Regional Leaders Study Practices in Indianapolis

By MIKE NEAL
President and CEO, Tulsa Metro Chamber

DISTANCE LEARNING: Area leaders met in Indianapolis to learn about growth and planning. Indianapolis is an example for the nation with its recent success in business attraction and development.

Courtesy Tulsa Metro Chamber


For a second year, the Tulsa Metro Chamber led a delegation of business and government leaders on the What’s Next intercity visit to study best practices in regionalism, economic development, tourism development and quality of life initiatives. Becky J. Frank, chairman and of Schnake Turnbo Frank PR and the Chamber’s 2012 chair-elect, led more than 90 regional leaders during the intercity visit recently to Indianapolis, Indiana, a city that has transformed in the past 40 decades from a relatively small crossroads town surrounded by cornfields into a world class city with a growing regional economy.

The purpose of the What’s Next program is to enable our region’s top civic leaders to identify opportunities to apply lessons learned from other communities in our region to improve our collective economy and quality of life. Intercity visits play a key role in driving public debate about important issues like municipal financing, economic development, education, downtown revitalization and tourism development. A variety of Tulsa area leaders and elected officials joined the chamber in Indianapolis. Attendees included area mayors, Tulsa County representatives, city councilors, area chambers of commerce, hospitality, higher education and business industry leaders.

We quickly learned that much of Indianapolis’ success was due to the dedication of their elected leaders, such as the trip host and former Mayor Bill Hudnut. He realized long ago that whatever Indianapolis was to become, they had to create it themselves, and future generations would need to continue it. We learned about cooperative relationships between the public and the private sectors, based on trust and mutual respect. We also learned about the private sector’s sense of obligation to be involved and take on important projects.

Today, Indianapolis boasts a large urban riverfront park filled with civic assets like public art, museums and a ballpark. Indianapolis has an and an franchise and world-class convention, sports and entertainment facilities. Indy leaders have a defined regional economic strategy and are now confidently pursuing industries related to bioscience, advanced manufacturing, transportation and logistics.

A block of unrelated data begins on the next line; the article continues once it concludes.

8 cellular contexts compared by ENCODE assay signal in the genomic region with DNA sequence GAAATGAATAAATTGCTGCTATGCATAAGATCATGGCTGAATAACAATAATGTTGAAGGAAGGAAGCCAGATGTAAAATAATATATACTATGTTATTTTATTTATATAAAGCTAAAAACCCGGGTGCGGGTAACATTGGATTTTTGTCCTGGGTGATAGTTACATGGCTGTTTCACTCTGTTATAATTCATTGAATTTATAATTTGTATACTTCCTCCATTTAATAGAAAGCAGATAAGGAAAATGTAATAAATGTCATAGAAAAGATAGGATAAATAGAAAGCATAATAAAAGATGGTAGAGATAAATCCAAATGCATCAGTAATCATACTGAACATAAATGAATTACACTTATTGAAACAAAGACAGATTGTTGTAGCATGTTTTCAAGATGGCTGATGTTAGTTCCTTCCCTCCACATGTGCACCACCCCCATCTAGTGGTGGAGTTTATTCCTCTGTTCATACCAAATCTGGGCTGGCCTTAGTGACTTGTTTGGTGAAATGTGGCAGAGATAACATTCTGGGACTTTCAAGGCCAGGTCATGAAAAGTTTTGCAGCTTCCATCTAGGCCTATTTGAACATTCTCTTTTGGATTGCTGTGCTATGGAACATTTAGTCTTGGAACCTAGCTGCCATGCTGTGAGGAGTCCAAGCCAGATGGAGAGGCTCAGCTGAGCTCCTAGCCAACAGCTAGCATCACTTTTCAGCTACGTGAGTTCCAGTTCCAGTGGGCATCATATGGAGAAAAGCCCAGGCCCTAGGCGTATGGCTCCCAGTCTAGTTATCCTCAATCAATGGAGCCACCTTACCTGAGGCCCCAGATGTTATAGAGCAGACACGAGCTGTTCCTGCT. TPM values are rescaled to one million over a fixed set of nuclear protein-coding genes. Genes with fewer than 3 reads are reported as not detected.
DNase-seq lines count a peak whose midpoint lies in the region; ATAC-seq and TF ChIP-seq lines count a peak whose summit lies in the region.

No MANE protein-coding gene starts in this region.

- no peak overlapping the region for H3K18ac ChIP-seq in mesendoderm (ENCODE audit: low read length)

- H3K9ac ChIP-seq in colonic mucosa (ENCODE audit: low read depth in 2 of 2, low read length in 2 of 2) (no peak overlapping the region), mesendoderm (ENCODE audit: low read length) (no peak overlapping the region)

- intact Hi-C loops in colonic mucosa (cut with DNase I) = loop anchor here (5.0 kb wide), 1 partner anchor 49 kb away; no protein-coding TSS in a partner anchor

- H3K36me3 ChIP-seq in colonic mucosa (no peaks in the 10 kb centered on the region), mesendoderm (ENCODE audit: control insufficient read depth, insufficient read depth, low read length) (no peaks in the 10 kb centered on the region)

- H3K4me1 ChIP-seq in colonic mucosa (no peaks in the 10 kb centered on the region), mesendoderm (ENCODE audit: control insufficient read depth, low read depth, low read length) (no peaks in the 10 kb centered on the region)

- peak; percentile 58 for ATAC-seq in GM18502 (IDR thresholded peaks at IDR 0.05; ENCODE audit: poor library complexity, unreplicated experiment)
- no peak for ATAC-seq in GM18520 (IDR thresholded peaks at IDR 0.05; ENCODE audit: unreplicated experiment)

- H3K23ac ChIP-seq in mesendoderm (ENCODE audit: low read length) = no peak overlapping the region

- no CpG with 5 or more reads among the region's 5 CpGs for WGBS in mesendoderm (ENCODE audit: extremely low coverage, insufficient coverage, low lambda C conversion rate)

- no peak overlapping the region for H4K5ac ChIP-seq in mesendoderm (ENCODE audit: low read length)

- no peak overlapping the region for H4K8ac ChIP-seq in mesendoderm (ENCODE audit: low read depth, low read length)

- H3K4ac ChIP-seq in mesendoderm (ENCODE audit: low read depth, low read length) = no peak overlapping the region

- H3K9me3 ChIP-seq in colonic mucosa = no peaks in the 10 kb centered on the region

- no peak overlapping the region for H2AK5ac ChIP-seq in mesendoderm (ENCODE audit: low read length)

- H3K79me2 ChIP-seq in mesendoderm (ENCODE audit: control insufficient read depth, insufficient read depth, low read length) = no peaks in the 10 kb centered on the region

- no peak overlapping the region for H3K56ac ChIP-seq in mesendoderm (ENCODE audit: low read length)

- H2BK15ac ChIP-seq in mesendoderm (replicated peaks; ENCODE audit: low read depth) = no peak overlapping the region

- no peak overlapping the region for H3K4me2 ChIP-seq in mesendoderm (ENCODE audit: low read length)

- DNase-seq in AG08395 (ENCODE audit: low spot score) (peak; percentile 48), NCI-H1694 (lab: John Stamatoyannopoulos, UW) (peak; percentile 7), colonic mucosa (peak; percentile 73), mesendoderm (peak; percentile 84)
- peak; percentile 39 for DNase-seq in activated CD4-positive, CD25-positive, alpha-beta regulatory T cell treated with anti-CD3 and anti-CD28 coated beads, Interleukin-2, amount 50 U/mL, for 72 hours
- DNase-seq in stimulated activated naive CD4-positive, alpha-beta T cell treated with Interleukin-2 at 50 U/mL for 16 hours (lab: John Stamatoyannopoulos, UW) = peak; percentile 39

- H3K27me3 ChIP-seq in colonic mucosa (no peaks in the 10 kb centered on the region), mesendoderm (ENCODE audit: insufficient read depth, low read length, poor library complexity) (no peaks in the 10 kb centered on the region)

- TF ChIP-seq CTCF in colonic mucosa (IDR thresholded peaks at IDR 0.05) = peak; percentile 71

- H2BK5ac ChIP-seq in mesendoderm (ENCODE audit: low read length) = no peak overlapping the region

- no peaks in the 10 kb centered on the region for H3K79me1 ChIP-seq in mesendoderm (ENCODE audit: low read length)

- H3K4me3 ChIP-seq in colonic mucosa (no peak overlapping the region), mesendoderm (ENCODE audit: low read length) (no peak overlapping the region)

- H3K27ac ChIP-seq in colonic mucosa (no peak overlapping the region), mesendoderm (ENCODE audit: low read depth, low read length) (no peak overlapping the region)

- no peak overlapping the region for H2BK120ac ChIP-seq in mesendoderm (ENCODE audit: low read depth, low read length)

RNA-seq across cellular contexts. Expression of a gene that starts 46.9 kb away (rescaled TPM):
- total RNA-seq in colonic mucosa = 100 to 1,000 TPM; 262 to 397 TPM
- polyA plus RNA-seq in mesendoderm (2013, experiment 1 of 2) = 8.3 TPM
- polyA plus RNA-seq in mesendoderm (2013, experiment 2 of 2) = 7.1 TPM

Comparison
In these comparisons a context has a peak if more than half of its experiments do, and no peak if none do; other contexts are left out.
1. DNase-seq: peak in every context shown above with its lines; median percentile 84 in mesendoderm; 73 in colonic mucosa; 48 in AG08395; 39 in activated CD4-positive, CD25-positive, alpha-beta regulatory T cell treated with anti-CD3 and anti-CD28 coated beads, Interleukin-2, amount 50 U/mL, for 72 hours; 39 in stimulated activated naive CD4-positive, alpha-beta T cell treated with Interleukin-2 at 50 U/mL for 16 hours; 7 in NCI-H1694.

The community has also succeeded in transforming their downtown area. Cities across the country look to downtown Indianapolis as a revitalization model. Since 1990, Indianapolis has invested nearly $7.7 billion of public and private funds equaling more than 490 projects in downtown projects through the end of 2009. This is an average of more than $385 million of new investment each year for the past 20 years. Downtown development momentum continues with $2.8 billion of new construction and renovation efforts to be completed by 2013. The return on these investments benefits the entire region with diverse employment options, a larger tax base, enhanced quality of life and increased visitation.

Prior to the 1980s, Indianapolis’s principal industry was manufacturing, which has been displaced by retailing and services. Having made a conscious decision to achieve prosperity through sports, Indianapolis quadrupled its tourism trade and doubled its hotel space during the period 1984–1991. This was largely by hosting amateur sporting events.

Since that period, Indianapolis’ role in the sports arena has magnified. Each major sporting event pumps tens of millions of dollars into the economy and leads to expanded business opportunities, more jobs and increasing tax payments to the city. Tourism and conventions, including the hotel industry, are major economic factors in Indy’s success.

Now that the trip has concluded, attendees and chamber leadership will begin the process of facilitated discussions regarding the trip to examine best practices and lessons learned. Examining Indy’s strengths and challenges has encouraged discussion on the opportunities that remain undiscovered here in Tulsa. While the Tulsa region works to maintain a competitive edge over other regional cities, we understand the importance of using new tools to address our goals of attracting and retaining business and individuals to the Tulsa region.

Mayor Bill Hudnut summarized the work ahead best when he explained that, “Cities are organisms. They grow or die. They don’t stay the same.” The leadership exchange during this trip has further developed a common foundation creating a more cohesive team working to solve problems on behalf of the greater Tulsa region.

Updated 11-09-2011

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